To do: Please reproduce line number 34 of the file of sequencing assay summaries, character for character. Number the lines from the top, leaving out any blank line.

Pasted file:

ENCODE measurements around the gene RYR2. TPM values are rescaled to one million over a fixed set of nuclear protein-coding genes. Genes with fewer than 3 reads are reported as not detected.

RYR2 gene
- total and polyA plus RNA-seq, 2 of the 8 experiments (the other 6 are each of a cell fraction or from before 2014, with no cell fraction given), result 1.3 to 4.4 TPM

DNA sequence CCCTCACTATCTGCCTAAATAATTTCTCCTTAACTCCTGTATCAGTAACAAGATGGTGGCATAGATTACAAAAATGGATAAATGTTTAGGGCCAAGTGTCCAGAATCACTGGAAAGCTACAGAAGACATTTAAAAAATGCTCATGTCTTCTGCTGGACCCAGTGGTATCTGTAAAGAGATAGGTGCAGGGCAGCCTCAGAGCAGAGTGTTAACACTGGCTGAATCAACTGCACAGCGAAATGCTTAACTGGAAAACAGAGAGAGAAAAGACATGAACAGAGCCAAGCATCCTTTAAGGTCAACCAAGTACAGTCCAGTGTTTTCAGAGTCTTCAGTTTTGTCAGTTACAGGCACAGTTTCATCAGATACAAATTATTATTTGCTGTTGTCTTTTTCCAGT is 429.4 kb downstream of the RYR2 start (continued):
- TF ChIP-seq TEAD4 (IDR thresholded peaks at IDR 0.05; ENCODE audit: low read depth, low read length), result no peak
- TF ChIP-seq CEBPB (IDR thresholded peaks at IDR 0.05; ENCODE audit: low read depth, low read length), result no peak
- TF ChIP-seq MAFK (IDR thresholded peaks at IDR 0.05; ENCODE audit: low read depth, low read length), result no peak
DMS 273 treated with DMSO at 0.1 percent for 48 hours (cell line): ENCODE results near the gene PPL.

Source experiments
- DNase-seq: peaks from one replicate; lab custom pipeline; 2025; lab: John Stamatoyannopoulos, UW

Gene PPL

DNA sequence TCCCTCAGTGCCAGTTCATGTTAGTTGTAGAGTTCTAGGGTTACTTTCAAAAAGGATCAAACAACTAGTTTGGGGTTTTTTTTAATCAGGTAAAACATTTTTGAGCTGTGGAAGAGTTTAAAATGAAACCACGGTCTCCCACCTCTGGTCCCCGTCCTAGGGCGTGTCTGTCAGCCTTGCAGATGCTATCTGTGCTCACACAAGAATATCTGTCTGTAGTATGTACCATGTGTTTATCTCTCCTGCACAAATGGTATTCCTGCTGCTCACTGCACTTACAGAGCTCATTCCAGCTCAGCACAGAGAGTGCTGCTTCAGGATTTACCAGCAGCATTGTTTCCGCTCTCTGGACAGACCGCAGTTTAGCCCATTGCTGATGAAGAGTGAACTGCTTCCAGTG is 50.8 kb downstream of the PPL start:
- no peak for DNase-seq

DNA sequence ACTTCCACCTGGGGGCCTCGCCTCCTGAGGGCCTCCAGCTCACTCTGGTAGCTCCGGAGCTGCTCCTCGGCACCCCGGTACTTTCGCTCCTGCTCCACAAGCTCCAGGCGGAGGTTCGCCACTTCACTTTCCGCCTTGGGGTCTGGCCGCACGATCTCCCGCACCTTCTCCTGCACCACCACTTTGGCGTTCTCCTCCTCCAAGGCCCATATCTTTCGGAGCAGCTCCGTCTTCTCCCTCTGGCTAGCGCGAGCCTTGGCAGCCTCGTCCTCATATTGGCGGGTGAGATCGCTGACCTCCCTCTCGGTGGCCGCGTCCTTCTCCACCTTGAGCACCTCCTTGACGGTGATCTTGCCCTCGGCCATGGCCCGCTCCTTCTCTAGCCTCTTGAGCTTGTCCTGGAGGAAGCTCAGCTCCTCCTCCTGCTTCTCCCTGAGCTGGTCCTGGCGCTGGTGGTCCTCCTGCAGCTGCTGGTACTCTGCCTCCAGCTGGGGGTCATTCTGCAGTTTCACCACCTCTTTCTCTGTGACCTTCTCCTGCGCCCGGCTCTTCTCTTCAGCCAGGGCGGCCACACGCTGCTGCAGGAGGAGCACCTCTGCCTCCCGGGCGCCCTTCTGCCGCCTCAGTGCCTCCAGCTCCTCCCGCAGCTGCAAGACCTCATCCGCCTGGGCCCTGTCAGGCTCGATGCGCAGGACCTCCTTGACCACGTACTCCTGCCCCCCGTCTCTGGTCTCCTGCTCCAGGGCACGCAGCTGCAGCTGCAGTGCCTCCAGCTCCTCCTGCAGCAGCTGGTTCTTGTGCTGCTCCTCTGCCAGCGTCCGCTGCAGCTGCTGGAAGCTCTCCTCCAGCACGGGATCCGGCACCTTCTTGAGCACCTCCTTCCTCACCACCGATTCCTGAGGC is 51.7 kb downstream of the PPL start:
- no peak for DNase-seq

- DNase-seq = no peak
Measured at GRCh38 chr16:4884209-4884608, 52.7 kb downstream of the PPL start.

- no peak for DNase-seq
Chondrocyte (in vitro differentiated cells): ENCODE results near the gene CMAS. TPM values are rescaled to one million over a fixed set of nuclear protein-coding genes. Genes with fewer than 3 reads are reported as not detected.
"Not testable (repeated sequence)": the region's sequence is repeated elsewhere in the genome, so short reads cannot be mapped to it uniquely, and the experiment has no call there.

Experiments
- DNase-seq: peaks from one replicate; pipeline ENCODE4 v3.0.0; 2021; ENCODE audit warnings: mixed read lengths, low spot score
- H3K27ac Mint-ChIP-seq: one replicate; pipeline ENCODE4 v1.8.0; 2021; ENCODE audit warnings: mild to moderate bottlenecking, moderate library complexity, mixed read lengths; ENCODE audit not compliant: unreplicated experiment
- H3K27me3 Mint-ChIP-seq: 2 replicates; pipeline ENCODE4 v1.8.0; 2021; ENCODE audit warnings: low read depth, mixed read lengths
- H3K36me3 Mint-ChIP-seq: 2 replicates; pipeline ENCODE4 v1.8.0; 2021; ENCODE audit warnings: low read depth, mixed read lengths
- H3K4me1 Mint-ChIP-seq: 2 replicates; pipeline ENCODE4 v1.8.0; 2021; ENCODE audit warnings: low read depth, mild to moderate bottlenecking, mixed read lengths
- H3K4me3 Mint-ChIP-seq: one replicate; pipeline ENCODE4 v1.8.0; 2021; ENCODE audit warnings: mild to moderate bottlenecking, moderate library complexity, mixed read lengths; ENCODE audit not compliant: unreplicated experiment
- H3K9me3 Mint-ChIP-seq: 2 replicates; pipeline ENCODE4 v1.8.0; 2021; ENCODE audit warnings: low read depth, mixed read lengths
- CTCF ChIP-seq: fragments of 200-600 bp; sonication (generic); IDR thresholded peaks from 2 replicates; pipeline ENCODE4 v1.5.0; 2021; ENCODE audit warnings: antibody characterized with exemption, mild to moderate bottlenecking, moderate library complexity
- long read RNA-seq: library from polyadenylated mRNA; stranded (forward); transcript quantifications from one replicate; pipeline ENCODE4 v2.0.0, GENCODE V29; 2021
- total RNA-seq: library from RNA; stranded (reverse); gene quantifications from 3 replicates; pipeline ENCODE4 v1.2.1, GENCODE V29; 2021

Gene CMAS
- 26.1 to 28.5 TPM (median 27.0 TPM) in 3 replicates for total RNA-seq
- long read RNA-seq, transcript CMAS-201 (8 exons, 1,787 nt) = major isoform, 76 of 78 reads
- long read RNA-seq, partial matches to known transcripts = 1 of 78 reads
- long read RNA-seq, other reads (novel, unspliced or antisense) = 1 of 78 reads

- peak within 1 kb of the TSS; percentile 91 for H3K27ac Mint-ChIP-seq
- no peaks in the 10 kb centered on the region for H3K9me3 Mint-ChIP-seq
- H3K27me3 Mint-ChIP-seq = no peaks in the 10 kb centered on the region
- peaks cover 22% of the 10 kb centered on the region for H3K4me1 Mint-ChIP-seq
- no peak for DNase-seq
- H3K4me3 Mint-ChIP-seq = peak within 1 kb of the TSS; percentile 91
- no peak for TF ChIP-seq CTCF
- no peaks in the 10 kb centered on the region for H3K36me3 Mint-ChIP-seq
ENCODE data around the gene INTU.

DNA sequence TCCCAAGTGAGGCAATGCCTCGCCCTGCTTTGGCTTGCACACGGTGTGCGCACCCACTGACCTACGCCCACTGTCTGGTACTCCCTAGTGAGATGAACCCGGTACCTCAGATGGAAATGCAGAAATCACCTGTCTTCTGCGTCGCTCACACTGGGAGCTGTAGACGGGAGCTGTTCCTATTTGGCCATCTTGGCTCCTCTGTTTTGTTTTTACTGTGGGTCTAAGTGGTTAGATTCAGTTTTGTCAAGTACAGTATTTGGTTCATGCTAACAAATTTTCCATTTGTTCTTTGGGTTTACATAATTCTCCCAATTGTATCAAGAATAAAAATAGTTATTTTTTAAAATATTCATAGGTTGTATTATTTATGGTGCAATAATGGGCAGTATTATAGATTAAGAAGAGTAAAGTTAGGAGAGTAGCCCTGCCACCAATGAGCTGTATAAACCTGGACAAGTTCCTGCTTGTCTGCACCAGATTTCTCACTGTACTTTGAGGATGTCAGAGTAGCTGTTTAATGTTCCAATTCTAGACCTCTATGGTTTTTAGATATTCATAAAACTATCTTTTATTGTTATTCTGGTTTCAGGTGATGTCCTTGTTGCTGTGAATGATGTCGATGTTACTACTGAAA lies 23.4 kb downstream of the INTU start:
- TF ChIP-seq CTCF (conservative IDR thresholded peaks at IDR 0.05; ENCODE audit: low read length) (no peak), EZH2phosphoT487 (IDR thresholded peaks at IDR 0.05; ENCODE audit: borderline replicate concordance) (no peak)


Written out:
- long read RNA-seq, transcript CMAS-201 (8 exons, 1,787 nt) = major isoform, 76 of 78 reads